Coyotes are social, communicative predators, with a range of vocalizations that depend on social context and message. ©Henry H. Holdsworth

The coyote is often described as the most vocal of North America’s mammals. While there’s a lot of overlap in the sounds that coyotes, dogs and other canid species make—from startled huffs to whines of greeting, and from antagonistic growls to barks of alarm—coyotes take “language” to whole other level. In fact, the scientific name for the coyote is Canis latrans, which translates to “barking dog.” Commonly, the coyote is known as the “song dog.”

If you’ve ever heard a group howl by a pack of coyotes, you’ll know why. Rather than the soul-haunting, drawn-out sound of a wolf’s howl, a coyote’s howl is characterized by high-pitched barks and yips, with each song consisting of a lot of lyrics. And, coyote songs can be loud. Researchers have speculated that the intensity and volume of the vocalizations may also have meaning.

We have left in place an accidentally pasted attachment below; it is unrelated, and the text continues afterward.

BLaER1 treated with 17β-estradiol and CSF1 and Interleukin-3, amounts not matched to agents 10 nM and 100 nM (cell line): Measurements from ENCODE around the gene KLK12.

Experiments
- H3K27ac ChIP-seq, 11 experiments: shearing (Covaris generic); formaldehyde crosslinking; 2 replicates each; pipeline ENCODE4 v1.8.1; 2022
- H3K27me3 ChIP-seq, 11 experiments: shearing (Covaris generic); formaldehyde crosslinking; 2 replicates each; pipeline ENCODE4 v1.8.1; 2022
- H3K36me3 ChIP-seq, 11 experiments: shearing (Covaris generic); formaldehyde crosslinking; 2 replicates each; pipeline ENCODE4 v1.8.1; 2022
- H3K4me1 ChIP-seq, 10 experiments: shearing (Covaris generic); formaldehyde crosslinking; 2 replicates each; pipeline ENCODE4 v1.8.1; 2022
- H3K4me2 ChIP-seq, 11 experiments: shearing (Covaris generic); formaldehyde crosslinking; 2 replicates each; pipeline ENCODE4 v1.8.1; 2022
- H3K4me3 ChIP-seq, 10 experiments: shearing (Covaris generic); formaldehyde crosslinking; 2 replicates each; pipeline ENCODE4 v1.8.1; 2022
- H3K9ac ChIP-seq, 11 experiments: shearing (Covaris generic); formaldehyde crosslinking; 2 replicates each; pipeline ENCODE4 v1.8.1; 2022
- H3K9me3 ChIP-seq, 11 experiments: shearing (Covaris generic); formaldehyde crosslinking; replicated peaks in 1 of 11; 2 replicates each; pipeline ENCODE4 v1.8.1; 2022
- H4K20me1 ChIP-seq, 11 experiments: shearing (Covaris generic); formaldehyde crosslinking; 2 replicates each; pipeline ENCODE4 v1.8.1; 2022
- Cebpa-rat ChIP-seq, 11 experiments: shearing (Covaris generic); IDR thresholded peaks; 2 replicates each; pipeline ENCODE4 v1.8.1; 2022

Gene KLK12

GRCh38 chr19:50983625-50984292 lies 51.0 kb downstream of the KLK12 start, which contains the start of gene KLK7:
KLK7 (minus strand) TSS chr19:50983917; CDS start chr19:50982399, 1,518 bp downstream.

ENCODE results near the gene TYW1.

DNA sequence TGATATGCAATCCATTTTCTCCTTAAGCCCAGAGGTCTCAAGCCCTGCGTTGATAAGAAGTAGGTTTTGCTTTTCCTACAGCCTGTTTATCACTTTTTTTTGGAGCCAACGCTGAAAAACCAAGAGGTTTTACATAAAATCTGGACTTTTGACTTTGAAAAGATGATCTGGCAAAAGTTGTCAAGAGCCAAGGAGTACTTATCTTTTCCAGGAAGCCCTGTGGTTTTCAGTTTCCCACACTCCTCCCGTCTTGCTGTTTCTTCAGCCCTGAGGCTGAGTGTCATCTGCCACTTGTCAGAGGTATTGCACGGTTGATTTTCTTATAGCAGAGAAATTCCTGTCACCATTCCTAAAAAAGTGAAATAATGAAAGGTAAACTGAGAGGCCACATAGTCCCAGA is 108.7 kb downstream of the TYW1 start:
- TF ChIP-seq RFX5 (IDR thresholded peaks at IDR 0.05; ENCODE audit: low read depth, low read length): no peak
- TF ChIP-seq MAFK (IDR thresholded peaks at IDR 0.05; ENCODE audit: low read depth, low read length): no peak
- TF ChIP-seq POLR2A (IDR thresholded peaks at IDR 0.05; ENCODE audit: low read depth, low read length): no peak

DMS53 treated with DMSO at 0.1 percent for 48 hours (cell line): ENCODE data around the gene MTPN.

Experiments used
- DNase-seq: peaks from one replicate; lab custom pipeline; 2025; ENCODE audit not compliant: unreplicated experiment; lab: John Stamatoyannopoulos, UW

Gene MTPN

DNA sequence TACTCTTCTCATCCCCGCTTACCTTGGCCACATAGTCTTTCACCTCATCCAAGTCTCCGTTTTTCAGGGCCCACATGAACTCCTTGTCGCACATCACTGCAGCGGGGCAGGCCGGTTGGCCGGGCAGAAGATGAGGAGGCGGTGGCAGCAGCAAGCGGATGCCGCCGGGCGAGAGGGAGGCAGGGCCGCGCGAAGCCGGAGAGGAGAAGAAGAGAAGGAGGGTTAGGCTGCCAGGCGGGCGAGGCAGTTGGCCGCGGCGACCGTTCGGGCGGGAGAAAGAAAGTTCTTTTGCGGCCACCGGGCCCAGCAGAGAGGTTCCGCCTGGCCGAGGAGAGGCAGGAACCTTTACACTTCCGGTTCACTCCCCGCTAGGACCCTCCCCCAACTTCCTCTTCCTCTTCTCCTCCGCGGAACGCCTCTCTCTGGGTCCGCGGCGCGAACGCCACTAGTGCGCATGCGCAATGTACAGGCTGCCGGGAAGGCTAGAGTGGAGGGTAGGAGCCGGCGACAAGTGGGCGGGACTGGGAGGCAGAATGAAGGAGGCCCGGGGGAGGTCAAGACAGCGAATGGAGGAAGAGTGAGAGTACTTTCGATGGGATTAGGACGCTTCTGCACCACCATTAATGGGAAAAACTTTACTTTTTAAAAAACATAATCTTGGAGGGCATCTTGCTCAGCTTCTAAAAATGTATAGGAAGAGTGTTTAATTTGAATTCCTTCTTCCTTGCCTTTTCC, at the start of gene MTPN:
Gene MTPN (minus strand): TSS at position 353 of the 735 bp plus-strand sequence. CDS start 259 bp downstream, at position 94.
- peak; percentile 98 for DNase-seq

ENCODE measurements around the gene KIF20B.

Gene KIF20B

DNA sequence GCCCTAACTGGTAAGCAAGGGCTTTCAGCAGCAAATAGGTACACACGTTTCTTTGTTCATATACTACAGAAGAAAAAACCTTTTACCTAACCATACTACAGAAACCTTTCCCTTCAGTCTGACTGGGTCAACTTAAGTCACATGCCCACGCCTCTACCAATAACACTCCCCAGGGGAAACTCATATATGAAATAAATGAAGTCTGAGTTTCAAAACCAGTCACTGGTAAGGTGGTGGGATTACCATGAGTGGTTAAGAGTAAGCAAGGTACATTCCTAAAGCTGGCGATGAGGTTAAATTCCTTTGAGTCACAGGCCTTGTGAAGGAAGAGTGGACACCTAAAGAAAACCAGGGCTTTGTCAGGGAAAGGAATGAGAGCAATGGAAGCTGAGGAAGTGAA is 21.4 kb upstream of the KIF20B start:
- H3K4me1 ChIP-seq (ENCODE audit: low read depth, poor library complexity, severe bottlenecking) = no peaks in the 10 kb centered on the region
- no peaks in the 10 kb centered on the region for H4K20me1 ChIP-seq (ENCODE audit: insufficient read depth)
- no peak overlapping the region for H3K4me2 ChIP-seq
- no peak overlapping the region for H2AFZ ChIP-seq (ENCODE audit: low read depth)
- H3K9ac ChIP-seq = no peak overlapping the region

When coyotes howl, they give the impression that their pack is larger than it is. ©From the video “Coyote Pack Howl” by

Coyotes probably are living right alongside you, whether you hear them or not. When people do hear their howls, they often mistakenly assume the sounds are coming from a large pack of animals, all raising their voices at once. That may be the coyotes’ intent. When coyotes howl, they sound like a bigger pack than they really are. They accomplish this feat by utilizing a smart strategy: combining wavering howls with a rapid change in pitch. And, by bouncing their howls off objects in the environment—such as rocks, trees or the far side of a valley—two or three coyotes can sound like a pack of ten or more, which would make them seem much more formidable to any nearby competitors or predators.

Coyote attacks on humans are uncommon and rarely cause serious injuries. Yet, historically, we haven’t regarded coyotes very favorably. ©John T. Andrews

Historically, coyotes have been vilified. There may be some evidence that today that is finally changing. I hope that we will start to appreciate coyotes for the intelligent, complex and language-rich animals that they truly are.

Watch the trail-cam video below, in which coyotes send up a group yip-howl. Usually, a dominant member of the pack starts such choruses. That seems to be the case here, as the coyote you’ll see joins in after another coyote begins the howl.

I warn you, however, to turn your speakers WAY down (and avoid headphones) before starting the video. It’s loud.

Here’s to finding your true places and natural habitats,